No other artist managed to capture as many layers of Egyptian life in the years preceding the Revolution of 1952 as Mahmoud Said. As much attracted to glamour and modernity as to Egypt's low life and the unchanging aspects of her culture, Said revisited several of his favourite themes throughout his career. Many of these would have been familiar to Orientalist artists of an earlier generation- his views of the Nile Valley and other Egyptian scenes, his voluptuous girls both clothed and nude, the various kinds of dancers and musicians he often depicted, and finally his scenes of Islamic ritual. Opulence and sensuality of subject are dominant characteristics of his paintings, kept in check by careful use of colour, detail and composition. Passion balanced with restraint is at the very core of Mahmoud Said's work.
However, unlike the naturalistic Orientalists with their stress on exotic details, Said instead simplified, reducing every figure to an archetype. His genius lies in these simplified yet highly expressive figures and their distribution throughout his carefully controlled compositions.
In few of his paintings is this as clear as in this early masterpiece. His first major work to focus on Islamic ritual, the painting depicts six Mawlawi dervishes, each identically clad and with similar features but subtly different postures, they perform a Sema (dance) around the circular stage of an Ottoman-Era Semahane (ritual hall). Startling is the energy conveyed in this painting, in stark contrast to the contemplative treatment of the figures in many of his later paintings of religious scenes. Mahmoud Said's abstraction and simplification often afford glimpses of Expressionist or Cubist influences, and in this highly charged and highly stylized work they come to the fore, tempered as they are by unbroken lines and a structured placement of the figures which, conversely, give the his work an almost classical feel, with echoes of Italian Renaissance painting.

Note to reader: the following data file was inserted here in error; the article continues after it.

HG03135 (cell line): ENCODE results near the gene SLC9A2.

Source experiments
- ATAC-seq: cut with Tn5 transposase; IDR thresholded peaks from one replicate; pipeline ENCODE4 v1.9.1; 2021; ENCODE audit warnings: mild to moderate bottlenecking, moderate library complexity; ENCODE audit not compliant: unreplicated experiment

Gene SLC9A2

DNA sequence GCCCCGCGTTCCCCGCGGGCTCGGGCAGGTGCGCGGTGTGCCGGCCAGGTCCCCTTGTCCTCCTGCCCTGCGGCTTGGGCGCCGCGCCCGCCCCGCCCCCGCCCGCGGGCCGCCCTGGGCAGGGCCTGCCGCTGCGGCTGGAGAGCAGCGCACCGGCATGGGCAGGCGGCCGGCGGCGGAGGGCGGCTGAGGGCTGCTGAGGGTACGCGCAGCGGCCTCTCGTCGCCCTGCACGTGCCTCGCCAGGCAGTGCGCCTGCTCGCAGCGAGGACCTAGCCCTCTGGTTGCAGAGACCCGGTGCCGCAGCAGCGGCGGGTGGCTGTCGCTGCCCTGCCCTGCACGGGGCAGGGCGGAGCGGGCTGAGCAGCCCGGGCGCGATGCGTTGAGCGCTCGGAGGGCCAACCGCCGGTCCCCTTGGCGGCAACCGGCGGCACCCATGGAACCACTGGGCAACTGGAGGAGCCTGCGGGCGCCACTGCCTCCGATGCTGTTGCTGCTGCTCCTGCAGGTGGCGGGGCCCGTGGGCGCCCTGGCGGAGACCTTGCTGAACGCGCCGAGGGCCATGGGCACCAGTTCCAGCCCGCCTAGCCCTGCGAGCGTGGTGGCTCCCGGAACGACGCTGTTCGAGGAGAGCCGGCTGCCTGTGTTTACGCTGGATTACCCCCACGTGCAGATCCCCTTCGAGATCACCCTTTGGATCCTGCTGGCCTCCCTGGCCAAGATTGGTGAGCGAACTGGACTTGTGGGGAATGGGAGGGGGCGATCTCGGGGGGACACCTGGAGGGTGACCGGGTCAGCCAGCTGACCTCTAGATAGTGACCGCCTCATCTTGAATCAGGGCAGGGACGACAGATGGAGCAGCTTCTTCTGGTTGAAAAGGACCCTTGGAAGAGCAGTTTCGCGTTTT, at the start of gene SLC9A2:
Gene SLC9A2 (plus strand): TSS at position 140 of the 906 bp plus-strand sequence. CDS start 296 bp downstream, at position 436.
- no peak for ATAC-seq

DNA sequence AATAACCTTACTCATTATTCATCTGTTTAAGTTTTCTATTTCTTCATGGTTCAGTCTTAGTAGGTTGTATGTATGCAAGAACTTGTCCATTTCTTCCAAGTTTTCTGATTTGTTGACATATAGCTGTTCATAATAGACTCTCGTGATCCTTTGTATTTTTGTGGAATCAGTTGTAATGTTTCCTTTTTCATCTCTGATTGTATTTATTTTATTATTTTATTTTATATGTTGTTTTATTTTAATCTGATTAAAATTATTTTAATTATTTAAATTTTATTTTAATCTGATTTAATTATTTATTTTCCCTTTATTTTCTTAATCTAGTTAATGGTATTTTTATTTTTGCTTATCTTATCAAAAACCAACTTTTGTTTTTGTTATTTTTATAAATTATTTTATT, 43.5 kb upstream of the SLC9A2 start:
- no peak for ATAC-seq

The Sufi mystic Mawlawi Order was founded in 1273 in Konya, central Anatolia, by followers of Jalal al-Din Mohammed Balkhi-Rumi, and arrived in Egypt in the wake of the 1517 Ottoman conquest of Cairo. Much of the Egyptian aristocracy had Turkish and Ottoman roots, Mahmoud Said's family was no exception. In the earlier part of the twentieth Century Ottoman traditions were still very much prevalent in Egypt, including the Mawlawi order performing in their Semahanes, these falling into decline with the advent of the Revolution.
In the best of Mahmoud Said's painting one can see his profound affection for the anachronisms and eccentricities of Egypt of his day. The Whirling Dervishes, emotionally charged and dynamic, powerfully encapsulates this lost facet of Egyptian society.